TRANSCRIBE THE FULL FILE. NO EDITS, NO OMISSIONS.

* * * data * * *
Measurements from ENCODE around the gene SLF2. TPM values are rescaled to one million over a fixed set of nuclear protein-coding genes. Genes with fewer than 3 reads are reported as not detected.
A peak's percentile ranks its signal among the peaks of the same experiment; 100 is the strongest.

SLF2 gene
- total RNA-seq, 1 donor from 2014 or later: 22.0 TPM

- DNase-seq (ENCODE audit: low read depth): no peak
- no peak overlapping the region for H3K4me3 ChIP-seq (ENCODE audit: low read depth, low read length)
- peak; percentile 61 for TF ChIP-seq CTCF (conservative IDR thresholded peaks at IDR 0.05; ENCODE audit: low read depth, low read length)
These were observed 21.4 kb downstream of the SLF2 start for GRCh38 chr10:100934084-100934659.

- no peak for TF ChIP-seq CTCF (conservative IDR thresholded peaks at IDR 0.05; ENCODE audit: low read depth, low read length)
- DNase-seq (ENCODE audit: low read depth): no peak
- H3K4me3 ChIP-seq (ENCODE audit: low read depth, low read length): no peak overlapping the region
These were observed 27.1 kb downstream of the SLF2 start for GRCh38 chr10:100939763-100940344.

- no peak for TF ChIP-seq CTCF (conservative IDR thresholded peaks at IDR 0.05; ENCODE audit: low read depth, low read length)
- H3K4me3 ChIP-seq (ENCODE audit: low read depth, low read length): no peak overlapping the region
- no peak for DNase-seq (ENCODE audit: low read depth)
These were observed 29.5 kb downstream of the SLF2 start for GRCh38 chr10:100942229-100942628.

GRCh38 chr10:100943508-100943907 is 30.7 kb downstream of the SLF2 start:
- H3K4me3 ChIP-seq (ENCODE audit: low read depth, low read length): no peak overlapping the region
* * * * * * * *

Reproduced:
Measurements from ENCODE around the gene SLF2. TPM values are rescaled to one million over a fixed set of nuclear protein-coding genes. Genes with fewer than 3 reads are reported as not detected.
A peak's percentile ranks its signal among the peaks of the same experiment; 100 is the strongest.

SLF2 gene
- total RNA-seq, 1 donor from 2014 or later: 22.0 TPM

- DNase-seq (ENCODE audit: low read depth): no peak
- no peak overlapping the region for H3K4me3 ChIP-seq (ENCODE audit: low read depth, low read length)
- peak; percentile 61 for TF ChIP-seq CTCF (conservative IDR thresholded peaks at IDR 0.05; ENCODE audit: low read depth, low read length)
These were observed 21.4 kb downstream of the SLF2 start for GRCh38 chr10:100934084-100934659.

- no peak for TF ChIP-seq CTCF (conservative IDR thresholded peaks at IDR 0.05; ENCODE audit: low read depth, low read length)
- DNase-seq (ENCODE audit: low read depth): no peak
- H3K4me3 ChIP-seq (ENCODE audit: low read depth, low read length): no peak overlapping the region
These were observed 27.1 kb downstream of the SLF2 start for GRCh38 chr10:100939763-100940344.

- no peak for TF ChIP-seq CTCF (conservative IDR thresholded peaks at IDR 0.05; ENCODE audit: low read depth, low read length)
- H3K4me3 ChIP-seq (ENCODE audit: low read depth, low read length): no peak overlapping the region
- no peak for DNase-seq (ENCODE audit: low read depth)
These were observed 29.5 kb downstream of the SLF2 start for GRCh38 chr10:100942229-100942628.

GRCh38 chr10:100943508-100943907 is 30.7 kb downstream of the SLF2 start:
- H3K4me3 ChIP-seq (ENCODE audit: low read depth, low read length): no peak overlapping the region